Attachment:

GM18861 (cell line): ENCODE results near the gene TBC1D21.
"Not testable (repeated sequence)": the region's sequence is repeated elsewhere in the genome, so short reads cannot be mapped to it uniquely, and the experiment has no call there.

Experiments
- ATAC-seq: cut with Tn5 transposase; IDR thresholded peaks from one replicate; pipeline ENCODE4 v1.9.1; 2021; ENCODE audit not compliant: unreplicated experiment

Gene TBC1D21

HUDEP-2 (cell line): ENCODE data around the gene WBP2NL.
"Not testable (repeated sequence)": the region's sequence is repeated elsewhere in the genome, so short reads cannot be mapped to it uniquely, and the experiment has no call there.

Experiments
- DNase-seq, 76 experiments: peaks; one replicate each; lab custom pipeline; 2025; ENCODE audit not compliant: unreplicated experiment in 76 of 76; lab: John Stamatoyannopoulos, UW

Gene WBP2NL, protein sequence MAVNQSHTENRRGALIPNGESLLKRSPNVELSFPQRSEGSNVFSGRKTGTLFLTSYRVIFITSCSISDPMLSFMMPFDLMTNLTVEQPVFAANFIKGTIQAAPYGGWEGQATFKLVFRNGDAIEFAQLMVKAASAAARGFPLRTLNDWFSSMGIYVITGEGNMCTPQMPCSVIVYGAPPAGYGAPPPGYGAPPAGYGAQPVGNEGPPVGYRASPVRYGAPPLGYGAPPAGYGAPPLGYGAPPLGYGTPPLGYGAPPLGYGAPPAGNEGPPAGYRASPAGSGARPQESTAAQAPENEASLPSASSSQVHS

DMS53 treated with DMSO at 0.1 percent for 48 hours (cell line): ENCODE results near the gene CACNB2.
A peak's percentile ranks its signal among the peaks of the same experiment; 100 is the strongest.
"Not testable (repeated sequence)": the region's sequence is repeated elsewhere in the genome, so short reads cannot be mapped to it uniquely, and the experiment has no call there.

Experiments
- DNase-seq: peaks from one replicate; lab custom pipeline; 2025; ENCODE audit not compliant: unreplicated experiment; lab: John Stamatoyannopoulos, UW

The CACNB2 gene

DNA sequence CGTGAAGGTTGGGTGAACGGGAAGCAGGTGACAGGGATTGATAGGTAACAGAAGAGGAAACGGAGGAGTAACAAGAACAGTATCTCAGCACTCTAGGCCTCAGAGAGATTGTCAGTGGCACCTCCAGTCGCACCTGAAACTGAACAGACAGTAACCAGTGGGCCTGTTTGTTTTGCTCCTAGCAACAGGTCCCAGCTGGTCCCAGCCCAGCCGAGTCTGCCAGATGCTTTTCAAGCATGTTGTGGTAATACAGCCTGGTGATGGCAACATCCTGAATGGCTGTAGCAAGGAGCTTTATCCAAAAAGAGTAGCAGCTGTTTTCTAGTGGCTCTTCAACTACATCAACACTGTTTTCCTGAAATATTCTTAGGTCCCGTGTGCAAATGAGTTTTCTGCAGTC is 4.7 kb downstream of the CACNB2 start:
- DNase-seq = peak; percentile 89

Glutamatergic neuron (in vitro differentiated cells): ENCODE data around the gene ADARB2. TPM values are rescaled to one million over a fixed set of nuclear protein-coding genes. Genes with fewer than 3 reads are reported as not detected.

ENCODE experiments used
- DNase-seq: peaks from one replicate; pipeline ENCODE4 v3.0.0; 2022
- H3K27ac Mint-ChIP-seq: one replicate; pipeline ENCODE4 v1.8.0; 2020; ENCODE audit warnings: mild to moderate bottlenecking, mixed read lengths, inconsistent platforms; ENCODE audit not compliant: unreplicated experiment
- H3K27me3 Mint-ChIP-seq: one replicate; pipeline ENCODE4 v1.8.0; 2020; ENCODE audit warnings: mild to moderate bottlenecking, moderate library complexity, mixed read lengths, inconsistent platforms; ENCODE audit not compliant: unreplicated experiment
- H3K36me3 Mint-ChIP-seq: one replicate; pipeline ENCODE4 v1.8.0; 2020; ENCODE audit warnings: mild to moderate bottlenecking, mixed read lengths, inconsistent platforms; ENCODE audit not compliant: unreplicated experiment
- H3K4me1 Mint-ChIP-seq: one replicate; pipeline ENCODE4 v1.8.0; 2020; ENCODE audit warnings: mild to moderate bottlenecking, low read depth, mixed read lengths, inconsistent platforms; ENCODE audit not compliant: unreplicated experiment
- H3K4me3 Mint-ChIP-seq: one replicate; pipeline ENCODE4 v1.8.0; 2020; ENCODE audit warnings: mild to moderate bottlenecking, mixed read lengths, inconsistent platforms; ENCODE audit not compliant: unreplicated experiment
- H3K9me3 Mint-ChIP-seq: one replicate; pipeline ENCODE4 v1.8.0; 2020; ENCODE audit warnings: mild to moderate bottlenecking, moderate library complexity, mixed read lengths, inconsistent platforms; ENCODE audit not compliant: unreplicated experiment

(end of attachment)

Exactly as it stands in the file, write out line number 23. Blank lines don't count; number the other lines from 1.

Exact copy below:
- H3K27me3 Mint-ChIP-seq: one replicate; pipeline ENCODE4 v1.8.0; 2020; ENCODE audit warnings: mild to moderate bottlenecking, moderate library complexity, mixed read lengths, inconsistent platforms; ENCODE audit not compliant: unreplicated experiment